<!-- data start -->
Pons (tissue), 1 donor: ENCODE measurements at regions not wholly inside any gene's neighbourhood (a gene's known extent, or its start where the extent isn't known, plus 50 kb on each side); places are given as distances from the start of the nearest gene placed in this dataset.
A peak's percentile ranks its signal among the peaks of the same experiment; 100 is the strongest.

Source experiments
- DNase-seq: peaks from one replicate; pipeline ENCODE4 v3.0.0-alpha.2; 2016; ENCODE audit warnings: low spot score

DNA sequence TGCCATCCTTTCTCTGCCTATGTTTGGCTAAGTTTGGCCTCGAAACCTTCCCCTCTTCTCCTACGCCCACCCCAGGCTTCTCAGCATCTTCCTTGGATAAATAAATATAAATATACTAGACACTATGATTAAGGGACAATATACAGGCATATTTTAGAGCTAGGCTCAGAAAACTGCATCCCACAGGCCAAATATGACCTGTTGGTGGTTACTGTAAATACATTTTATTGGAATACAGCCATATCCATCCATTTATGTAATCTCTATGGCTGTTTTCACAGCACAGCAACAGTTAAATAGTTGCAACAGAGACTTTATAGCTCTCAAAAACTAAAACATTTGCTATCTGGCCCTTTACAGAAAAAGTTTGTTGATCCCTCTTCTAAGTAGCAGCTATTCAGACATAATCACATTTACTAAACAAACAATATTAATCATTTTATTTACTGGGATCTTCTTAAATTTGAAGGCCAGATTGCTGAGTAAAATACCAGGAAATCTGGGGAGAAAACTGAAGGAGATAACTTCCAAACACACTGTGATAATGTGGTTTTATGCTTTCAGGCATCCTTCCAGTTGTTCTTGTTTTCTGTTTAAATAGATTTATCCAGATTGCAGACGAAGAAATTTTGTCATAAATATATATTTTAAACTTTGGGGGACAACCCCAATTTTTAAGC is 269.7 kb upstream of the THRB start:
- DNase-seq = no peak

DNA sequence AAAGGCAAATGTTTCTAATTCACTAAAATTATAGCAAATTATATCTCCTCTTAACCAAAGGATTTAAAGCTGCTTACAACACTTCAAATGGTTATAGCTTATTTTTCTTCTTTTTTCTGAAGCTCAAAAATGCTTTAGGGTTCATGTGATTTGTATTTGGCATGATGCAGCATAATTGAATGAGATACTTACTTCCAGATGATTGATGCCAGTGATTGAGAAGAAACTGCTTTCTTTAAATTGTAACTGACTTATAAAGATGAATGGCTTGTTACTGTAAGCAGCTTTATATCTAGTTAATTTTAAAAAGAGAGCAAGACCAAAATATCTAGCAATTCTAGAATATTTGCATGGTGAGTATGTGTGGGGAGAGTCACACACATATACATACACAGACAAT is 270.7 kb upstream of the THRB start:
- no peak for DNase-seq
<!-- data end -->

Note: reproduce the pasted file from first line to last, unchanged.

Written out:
Pons (tissue), 1 donor: ENCODE measurements at regions not wholly inside any gene's neighbourhood (a gene's known extent, or its start where the extent isn't known, plus 50 kb on each side); places are given as distances from the start of the nearest gene placed in this dataset.
A peak's percentile ranks its signal among the peaks of the same experiment; 100 is the strongest.

Source experiments
- DNase-seq: peaks from one replicate; pipeline ENCODE4 v3.0.0-alpha.2; 2016; ENCODE audit warnings: low spot score

DNA sequence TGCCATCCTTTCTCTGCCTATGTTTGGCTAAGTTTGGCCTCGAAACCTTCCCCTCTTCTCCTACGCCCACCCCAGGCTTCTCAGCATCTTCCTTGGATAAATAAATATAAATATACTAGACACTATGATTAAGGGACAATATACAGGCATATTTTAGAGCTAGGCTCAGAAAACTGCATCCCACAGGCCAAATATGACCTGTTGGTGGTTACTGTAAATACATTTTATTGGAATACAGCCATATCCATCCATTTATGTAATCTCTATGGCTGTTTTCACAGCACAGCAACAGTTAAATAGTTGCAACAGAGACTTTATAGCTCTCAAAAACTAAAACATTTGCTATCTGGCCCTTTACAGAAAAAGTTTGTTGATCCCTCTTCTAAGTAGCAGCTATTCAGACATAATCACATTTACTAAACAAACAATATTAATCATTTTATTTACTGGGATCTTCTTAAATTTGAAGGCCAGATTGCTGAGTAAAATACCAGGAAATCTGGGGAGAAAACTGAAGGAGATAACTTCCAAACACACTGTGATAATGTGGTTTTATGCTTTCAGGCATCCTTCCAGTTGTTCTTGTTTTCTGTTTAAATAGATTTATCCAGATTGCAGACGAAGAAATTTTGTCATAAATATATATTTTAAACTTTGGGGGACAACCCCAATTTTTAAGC is 269.7 kb upstream of the THRB start:
- DNase-seq = no peak

DNA sequence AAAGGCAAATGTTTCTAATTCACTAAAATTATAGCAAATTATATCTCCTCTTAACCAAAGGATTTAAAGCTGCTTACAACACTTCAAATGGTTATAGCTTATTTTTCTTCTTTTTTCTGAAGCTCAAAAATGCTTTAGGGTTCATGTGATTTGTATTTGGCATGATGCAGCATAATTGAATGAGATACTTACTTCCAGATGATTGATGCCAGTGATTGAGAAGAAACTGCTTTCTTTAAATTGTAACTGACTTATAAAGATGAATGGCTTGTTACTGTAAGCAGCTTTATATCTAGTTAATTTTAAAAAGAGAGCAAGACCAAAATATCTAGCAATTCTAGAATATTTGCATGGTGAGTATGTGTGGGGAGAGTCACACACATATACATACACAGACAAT is 270.7 kb upstream of the THRB start:
- no peak for DNase-seq